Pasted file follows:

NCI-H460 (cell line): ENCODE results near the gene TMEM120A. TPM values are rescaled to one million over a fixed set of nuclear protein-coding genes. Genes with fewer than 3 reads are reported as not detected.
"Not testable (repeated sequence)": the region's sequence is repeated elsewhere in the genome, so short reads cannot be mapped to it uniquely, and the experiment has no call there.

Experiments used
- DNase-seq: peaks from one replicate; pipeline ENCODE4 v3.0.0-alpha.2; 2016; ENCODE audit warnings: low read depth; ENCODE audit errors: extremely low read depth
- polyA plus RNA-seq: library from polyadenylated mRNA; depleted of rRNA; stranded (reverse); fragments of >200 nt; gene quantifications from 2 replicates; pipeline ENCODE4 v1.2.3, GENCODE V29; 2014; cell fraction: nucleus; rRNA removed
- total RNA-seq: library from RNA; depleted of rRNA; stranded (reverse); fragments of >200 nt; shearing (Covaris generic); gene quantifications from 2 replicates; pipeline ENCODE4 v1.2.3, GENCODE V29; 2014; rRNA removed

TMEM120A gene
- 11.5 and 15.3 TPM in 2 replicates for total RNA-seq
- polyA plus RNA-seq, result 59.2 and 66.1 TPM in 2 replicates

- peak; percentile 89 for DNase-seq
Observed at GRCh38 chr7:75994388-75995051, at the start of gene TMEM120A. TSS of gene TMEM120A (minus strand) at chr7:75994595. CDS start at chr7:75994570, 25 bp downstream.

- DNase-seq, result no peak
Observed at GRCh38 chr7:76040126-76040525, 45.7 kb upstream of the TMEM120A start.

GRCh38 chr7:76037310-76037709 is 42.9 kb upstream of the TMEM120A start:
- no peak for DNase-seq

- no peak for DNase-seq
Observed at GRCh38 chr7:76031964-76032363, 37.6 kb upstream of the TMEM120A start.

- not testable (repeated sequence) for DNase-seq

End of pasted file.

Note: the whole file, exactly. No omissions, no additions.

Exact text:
NCI-H460 (cell line): ENCODE results near the gene TMEM120A. TPM values are rescaled to one million over a fixed set of nuclear protein-coding genes. Genes with fewer than 3 reads are reported as not detected.
"Not testable (repeated sequence)": the region's sequence is repeated elsewhere in the genome, so short reads cannot be mapped to it uniquely, and the experiment has no call there.

Experiments used
- DNase-seq: peaks from one replicate; pipeline ENCODE4 v3.0.0-alpha.2; 2016; ENCODE audit warnings: low read depth; ENCODE audit errors: extremely low read depth
- polyA plus RNA-seq: library from polyadenylated mRNA; depleted of rRNA; stranded (reverse); fragments of >200 nt; gene quantifications from 2 replicates; pipeline ENCODE4 v1.2.3, GENCODE V29; 2014; cell fraction: nucleus; rRNA removed
- total RNA-seq: library from RNA; depleted of rRNA; stranded (reverse); fragments of >200 nt; shearing (Covaris generic); gene quantifications from 2 replicates; pipeline ENCODE4 v1.2.3, GENCODE V29; 2014; rRNA removed

TMEM120A gene
- 11.5 and 15.3 TPM in 2 replicates for total RNA-seq
- polyA plus RNA-seq, result 59.2 and 66.1 TPM in 2 replicates

- peak; percentile 89 for DNase-seq
Observed at GRCh38 chr7:75994388-75995051, at the start of gene TMEM120A. TSS of gene TMEM120A (minus strand) at chr7:75994595. CDS start at chr7:75994570, 25 bp downstream.

- DNase-seq, result no peak
Observed at GRCh38 chr7:76040126-76040525, 45.7 kb upstream of the TMEM120A start.

GRCh38 chr7:76037310-76037709 is 42.9 kb upstream of the TMEM120A start:
- no peak for DNase-seq

- no peak for DNase-seq
Observed at GRCh38 chr7:76031964-76032363, 37.6 kb upstream of the TMEM120A start.

- not testable (repeated sequence) for DNase-seq